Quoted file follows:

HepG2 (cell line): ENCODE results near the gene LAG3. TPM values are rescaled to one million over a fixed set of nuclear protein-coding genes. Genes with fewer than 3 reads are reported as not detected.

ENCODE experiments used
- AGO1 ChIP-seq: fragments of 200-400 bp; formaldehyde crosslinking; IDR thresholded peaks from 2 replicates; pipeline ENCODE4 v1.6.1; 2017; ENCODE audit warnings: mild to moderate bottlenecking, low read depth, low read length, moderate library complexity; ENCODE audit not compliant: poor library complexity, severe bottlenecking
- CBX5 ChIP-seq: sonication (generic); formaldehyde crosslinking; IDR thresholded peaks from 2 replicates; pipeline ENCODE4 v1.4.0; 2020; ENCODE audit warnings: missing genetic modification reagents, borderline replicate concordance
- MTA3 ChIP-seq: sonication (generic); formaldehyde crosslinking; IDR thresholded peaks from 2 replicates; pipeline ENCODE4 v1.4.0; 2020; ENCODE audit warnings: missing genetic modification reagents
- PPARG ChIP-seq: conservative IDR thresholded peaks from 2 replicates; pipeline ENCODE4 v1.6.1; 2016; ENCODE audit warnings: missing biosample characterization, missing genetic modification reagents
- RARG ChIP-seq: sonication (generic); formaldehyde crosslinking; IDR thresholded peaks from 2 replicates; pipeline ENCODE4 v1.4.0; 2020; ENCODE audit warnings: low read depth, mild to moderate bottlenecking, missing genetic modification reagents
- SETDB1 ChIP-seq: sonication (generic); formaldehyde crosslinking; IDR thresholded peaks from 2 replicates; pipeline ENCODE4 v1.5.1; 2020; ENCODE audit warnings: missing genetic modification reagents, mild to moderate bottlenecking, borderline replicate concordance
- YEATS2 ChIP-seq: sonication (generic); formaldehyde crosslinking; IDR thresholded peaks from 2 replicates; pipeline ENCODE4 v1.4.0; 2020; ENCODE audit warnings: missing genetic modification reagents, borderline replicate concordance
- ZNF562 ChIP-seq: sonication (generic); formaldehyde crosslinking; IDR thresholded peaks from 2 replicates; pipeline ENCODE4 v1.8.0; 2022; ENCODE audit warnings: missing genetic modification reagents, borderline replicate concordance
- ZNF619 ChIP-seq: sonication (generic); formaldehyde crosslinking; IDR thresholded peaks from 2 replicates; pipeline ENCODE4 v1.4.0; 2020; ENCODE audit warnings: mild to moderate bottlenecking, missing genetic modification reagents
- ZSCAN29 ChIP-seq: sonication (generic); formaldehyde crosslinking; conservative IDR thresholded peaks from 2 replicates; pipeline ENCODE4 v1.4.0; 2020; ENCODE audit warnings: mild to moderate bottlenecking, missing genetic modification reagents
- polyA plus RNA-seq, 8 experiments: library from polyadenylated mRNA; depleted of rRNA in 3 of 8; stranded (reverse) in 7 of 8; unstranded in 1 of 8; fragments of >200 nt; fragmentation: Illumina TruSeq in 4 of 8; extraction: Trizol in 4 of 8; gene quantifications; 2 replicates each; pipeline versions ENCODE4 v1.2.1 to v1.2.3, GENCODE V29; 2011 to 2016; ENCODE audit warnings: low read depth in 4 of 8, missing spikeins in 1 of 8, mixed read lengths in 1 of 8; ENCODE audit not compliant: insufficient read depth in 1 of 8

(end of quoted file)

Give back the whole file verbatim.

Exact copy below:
HepG2 (cell line): ENCODE results near the gene LAG3. TPM values are rescaled to one million over a fixed set of nuclear protein-coding genes. Genes with fewer than 3 reads are reported as not detected.

ENCODE experiments used
- AGO1 ChIP-seq: fragments of 200-400 bp; formaldehyde crosslinking; IDR thresholded peaks from 2 replicates; pipeline ENCODE4 v1.6.1; 2017; ENCODE audit warnings: mild to moderate bottlenecking, low read depth, low read length, moderate library complexity; ENCODE audit not compliant: poor library complexity, severe bottlenecking
- CBX5 ChIP-seq: sonication (generic); formaldehyde crosslinking; IDR thresholded peaks from 2 replicates; pipeline ENCODE4 v1.4.0; 2020; ENCODE audit warnings: missing genetic modification reagents, borderline replicate concordance
- MTA3 ChIP-seq: sonication (generic); formaldehyde crosslinking; IDR thresholded peaks from 2 replicates; pipeline ENCODE4 v1.4.0; 2020; ENCODE audit warnings: missing genetic modification reagents
- PPARG ChIP-seq: conservative IDR thresholded peaks from 2 replicates; pipeline ENCODE4 v1.6.1; 2016; ENCODE audit warnings: missing biosample characterization, missing genetic modification reagents
- RARG ChIP-seq: sonication (generic); formaldehyde crosslinking; IDR thresholded peaks from 2 replicates; pipeline ENCODE4 v1.4.0; 2020; ENCODE audit warnings: low read depth, mild to moderate bottlenecking, missing genetic modification reagents
- SETDB1 ChIP-seq: sonication (generic); formaldehyde crosslinking; IDR thresholded peaks from 2 replicates; pipeline ENCODE4 v1.5.1; 2020; ENCODE audit warnings: missing genetic modification reagents, mild to moderate bottlenecking, borderline replicate concordance
- YEATS2 ChIP-seq: sonication (generic); formaldehyde crosslinking; IDR thresholded peaks from 2 replicates; pipeline ENCODE4 v1.4.0; 2020; ENCODE audit warnings: missing genetic modification reagents, borderline replicate concordance
- ZNF562 ChIP-seq: sonication (generic); formaldehyde crosslinking; IDR thresholded peaks from 2 replicates; pipeline ENCODE4 v1.8.0; 2022; ENCODE audit warnings: missing genetic modification reagents, borderline replicate concordance
- ZNF619 ChIP-seq: sonication (generic); formaldehyde crosslinking; IDR thresholded peaks from 2 replicates; pipeline ENCODE4 v1.4.0; 2020; ENCODE audit warnings: mild to moderate bottlenecking, missing genetic modification reagents
- ZSCAN29 ChIP-seq: sonication (generic); formaldehyde crosslinking; conservative IDR thresholded peaks from 2 replicates; pipeline ENCODE4 v1.4.0; 2020; ENCODE audit warnings: mild to moderate bottlenecking, missing genetic modification reagents
- polyA plus RNA-seq, 8 experiments: library from polyadenylated mRNA; depleted of rRNA in 3 of 8; stranded (reverse) in 7 of 8; unstranded in 1 of 8; fragments of >200 nt; fragmentation: Illumina TruSeq in 4 of 8; extraction: Trizol in 4 of 8; gene quantifications; 2 replicates each; pipeline versions ENCODE4 v1.2.1 to v1.2.3, GENCODE V29; 2011 to 2016; ENCODE audit warnings: low read depth in 4 of 8, missing spikeins in 1 of 8, mixed read lengths in 1 of 8; ENCODE audit not compliant: insufficient read depth in 1 of 8